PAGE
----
Print Edition - 2014-05-11 | Free the Words
What kind of government
- Federalism has taken precedence in the national agenda but form of governance has yet to see public debate
May 10, 2014-
Until the other day, I had accepted this cliche to be true in all respects. But when it comes to choosing the right government for the new republic of Nepal, I find the quote rather intriguing. We are restructuring the unitary state structure into a federal one. The dynastic monarchy is gone. There has been some public debate regarding the nature of the federal structure but there has been very poor to almost no debate about the form of the new government to be adopted in the proposed constitution. Let me start a modest debate in order to facilitate discussion in the Constituent Assembly (CA) ab-out the pros and cons of some models.
As of now, there have been three distinct party choices—the UCPN (Maoist)is in favour of a directly-elected President with a Parliamentry structure; the CPN-UML for a directly-elected Prime Minister (PM) with a President elected by the Parliament; and the Nepali Congress (NC) more or less for the continuation of the present Parliamentary system. Of course,
there are some intrinsic merits and demerits to all of these forms. But Nepal does not yet have any experience of the first two forms and it cannot be predicted how the political system will adapt to them.
Going by experience
Nepal so far only has experience of the Parliamentary model, which is somewhat of a universal model as newly independent states have copied this system from their past colonial masters. Nepal adopted the Parliamentary model from its southern neighbour, where pioneering Nepali political leaders were acquainted with the system. With the dynastic monarch as the head of state, no leader had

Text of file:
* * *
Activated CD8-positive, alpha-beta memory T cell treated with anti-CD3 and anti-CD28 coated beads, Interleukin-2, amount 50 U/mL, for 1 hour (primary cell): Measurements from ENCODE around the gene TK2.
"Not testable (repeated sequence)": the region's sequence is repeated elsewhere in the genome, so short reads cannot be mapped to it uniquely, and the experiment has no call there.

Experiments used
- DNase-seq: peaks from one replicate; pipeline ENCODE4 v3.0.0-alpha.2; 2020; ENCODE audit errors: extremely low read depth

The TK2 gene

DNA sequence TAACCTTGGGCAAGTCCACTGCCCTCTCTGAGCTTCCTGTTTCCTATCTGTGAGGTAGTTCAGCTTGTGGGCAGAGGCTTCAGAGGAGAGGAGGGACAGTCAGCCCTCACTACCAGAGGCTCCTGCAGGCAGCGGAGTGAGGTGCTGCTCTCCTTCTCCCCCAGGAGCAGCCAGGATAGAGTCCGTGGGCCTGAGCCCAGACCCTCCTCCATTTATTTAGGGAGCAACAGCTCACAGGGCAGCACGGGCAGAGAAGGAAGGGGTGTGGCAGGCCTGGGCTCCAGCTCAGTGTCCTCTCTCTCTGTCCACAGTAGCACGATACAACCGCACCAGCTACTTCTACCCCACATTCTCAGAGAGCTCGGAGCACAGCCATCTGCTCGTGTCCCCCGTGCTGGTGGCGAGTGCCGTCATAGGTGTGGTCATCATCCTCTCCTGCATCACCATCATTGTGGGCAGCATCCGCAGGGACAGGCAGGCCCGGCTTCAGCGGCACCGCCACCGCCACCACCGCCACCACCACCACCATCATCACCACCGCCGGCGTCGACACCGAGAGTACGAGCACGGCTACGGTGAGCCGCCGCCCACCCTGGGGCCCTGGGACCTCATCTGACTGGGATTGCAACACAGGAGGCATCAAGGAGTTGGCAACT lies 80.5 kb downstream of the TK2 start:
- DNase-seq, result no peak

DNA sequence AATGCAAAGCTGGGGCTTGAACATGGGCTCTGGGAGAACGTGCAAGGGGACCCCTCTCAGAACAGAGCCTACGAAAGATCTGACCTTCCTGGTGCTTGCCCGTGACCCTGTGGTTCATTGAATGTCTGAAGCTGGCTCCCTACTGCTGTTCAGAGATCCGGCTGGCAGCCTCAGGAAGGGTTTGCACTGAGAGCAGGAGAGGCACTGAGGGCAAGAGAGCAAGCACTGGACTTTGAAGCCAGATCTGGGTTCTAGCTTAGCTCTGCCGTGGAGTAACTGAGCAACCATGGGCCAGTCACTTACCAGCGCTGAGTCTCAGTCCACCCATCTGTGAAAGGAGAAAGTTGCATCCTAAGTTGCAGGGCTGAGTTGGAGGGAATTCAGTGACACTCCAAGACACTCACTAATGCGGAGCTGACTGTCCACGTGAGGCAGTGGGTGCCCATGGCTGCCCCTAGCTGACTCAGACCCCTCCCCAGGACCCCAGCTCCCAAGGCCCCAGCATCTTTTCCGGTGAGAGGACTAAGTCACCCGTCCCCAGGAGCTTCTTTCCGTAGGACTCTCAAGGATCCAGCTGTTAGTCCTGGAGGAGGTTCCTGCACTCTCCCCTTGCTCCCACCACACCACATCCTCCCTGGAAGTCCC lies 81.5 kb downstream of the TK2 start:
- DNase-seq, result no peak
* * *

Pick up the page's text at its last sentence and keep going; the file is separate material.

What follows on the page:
even thought of a republic. In principle, the monarchy was not incompatible with the Parliamentary system because it had emerged in the very heartland of monarchy—in Britain. But under the veil of democracy, there was much scope for the manipulation of political power after the restoration of multiparty democracy in 1990.
The charm of the Parliamentary system is that leaders have the most opportunity to come to power despite similar chances of being removed. If a party has a numerical majority in Parliament, it can use power any way it likes. Other leaders can then vie for the post of PM by toppling the current government. But if there is no party with a clear majority, there are endless probabilities for unhealthy maneuvering, leading to political instability. Nepal has had much experience of this kind even in its short history of democracy. In fact, the decade-long insurgency was the result of this senseless maneuvering for snatching power. Nevertheless, this system is least unsuited for Nepal because we know no better.
The Presidential system
The system with a directly elected President is best exemplified by the US. There were three special features in the US’ Presidential system. It tried for the first time to formulate a state with a formal separation of powers with the legislative, executive and judiciary being independent of each other, although specific checks and balances were later developed to provide homogeneity to government. This system has been successful for over two and a half centuries because of some special features, the most conspicuous being that it has had a more-or-less two party system and its political hegemony has never been threatened. As a result, its economic rise has been sustained.